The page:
I was captivated by the warp and weft of the backing vocals on the aforementioned ‘Growing Pains’ which give the song so much of its otherworldly quality. Kate Bush came to mind here – obviously, I’m aware it’s potentially lazy to compare any innovative female singer to Bush, but bear with me, I have specifics. I’m thinking of the way Bush used the Trio Bulgarka on the album ‘The Sensual World’ to make the tracks somehow harmonious and alien. ‘The Who’ might begin by suggesting an Elton John piano vamp but by the time it blooms in full, you have a fabulous exercise in coiled-spring tension – it reminded me (the approach, not the song) of Elvis Costello’s ‘Beyond Belief’ – the release never quite comes as you imagine.

I’m mentioning a number of other artists here, but these are reference points only – a way of conveying how I feel this album reflects ‘the pantheon’, so to speak, in its range of techniques, and how Train’s mastery of those techniques makes her music so accessible. But does she ever sound like any one of these particular artists? No.

Partly this is down to another of those ingredients that I referred to – her voice. At a relaxed setting, there is a gentle sensuality to the sound; delicacy, warmth. But she can do almost anything with it, demonstrating a huge range not just of pitch, but volume and timbre. At times, her performance is fully extreme: if it serves the song – and remember, there are howls of hopelessness and rage here – she is prepared to sound brutal, ugly, terrifying even. But these moments of heightened drama are carefully chosen, with discipline. No vocal acrobatics for their own sake: in each case, you are guided towards it, no cheating, and the emotional journey you make alongside her feels perfectly natural.

Finally – the overall aspect that, to me, really makes the album fly, is its sonic integrity. Working with producer Chris Stagg, Train has made a record that manages to embed its themes into the way it actually sounds.

There’s a definite flow to the album, and many tracks, particularly towards the front and back of the running order, feature some kind of electronic element, be it a drone, a pulse or even white noise. This is always a tool of disruption, breaking into the acoustic elements of the song and carrying it along in its wake. The atmosphere generated by these electronic ruptures reminded me of the hum of machinery and I instantly thought of instruments invading the body. We hear danger rupturing normality, chaos fracturing stability. (It feels a little like spoilers to name some of these songs before you hear them – suffice to say that in one example, ‘Summer Song’, prepare for storms as well as sunshine.)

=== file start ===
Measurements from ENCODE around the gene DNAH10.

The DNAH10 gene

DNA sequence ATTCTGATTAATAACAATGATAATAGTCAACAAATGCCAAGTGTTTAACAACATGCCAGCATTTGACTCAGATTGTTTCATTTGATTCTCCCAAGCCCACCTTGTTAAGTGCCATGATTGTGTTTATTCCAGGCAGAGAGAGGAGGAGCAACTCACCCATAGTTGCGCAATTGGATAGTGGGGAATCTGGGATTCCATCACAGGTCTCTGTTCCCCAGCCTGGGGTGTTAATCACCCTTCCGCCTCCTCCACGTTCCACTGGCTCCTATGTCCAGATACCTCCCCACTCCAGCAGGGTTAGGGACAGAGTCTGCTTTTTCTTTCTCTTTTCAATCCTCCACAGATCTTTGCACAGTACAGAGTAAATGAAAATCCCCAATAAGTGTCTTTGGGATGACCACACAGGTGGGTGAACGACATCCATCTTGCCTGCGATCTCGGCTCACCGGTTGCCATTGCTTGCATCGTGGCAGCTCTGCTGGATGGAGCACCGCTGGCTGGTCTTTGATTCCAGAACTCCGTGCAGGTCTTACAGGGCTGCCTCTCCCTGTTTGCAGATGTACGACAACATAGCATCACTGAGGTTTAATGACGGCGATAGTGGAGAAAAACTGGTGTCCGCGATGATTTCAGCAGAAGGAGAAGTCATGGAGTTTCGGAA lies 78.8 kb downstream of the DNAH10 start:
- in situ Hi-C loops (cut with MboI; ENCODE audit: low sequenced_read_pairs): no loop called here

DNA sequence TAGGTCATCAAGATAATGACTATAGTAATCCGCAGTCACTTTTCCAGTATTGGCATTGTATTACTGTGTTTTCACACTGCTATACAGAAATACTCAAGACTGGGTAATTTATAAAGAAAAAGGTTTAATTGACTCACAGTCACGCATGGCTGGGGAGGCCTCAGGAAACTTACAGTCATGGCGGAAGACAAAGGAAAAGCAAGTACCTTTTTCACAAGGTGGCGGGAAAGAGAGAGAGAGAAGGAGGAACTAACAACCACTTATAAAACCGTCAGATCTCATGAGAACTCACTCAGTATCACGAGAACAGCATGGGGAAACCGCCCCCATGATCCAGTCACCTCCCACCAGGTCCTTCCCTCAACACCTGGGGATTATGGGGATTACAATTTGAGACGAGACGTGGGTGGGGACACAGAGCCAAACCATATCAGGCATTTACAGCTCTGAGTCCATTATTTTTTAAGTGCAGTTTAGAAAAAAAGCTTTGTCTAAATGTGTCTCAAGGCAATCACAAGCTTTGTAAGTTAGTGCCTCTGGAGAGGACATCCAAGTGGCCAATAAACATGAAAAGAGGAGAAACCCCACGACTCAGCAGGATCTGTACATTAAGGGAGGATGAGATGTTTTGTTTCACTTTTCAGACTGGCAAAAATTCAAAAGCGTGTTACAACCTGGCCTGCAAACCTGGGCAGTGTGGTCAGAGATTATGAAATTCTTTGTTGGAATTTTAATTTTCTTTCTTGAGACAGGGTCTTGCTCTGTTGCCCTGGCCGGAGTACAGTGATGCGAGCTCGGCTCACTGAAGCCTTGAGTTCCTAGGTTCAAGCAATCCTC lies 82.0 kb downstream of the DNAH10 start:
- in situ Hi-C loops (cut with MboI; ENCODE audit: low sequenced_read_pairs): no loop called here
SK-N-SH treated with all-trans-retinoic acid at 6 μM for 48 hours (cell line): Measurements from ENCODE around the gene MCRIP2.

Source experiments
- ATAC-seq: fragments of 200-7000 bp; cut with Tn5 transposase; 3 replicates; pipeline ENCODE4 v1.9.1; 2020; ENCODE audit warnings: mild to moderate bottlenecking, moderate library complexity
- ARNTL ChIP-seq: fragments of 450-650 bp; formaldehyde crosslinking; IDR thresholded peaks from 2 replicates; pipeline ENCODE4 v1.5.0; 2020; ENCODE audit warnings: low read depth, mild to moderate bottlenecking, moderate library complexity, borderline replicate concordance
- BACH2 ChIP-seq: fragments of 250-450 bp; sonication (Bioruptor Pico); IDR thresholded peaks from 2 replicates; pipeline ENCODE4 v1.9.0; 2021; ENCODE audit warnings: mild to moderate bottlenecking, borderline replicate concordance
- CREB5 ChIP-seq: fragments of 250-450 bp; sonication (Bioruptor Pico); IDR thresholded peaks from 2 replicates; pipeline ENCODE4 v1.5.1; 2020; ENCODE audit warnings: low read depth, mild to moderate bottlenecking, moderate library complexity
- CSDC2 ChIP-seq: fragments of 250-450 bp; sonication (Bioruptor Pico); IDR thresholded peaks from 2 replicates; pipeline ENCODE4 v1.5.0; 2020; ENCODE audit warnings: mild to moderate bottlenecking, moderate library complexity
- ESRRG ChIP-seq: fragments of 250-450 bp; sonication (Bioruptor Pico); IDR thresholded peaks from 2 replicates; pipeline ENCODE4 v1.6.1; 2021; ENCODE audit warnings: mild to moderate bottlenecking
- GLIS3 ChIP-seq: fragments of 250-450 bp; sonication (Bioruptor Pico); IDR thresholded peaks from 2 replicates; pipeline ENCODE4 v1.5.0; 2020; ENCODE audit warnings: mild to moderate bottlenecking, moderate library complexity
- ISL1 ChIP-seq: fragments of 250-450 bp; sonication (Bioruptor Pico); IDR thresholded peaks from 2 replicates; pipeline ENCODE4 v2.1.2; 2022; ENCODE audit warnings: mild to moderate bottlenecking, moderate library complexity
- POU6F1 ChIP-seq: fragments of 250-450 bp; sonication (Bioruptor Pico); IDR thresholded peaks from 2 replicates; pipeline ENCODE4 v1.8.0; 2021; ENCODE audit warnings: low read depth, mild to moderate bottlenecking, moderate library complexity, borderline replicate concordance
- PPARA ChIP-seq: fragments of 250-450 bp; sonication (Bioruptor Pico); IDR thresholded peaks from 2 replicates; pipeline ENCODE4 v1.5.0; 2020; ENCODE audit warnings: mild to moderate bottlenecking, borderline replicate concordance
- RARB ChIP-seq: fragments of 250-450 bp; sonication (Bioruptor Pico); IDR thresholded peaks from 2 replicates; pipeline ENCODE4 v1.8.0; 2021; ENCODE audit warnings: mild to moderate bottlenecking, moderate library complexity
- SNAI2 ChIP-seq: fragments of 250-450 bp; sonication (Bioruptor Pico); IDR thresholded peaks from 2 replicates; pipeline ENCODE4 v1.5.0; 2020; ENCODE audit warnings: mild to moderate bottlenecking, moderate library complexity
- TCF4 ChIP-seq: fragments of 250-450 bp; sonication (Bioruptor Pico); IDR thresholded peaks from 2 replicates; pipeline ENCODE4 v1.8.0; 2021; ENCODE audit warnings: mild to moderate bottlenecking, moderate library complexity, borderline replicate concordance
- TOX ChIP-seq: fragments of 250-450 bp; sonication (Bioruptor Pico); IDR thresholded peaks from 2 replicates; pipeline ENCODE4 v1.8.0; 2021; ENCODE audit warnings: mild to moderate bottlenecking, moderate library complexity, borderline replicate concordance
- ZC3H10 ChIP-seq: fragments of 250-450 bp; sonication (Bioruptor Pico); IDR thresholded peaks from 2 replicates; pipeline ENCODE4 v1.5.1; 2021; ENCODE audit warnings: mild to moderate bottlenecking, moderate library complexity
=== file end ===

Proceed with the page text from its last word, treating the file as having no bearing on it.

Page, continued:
When Train’s persona in the songs assumes more power and takes a more forthright role, these electronic elements are more tamed and the more personal acoustic dominates (for example, in the middle pairing of ‘Pain Beneath the Best’ and ‘She Knows You’). Some of the most exquisite songcraft appears where these aspects are held in balance – for example, the closing section of ‘Lover’, where the serene vocal promises support over the sudden mayhem in the arrangement (the drumming throughout the album is immense) or the battle between major hope and minor despair in ‘Growing Pains’.

This is a controlled explosion of an album, then – dealing as much with the impact of bottling up the pain as letting it flood out. It takes you to some dark places, for sure, but shines some much-needed light on them. Bold, engaging, ambitious and brilliantly realised.


Georgia Train’s music is available directly from her Bandcamp page:

All visuals (photo and video) are by Scott Chalmers Photography.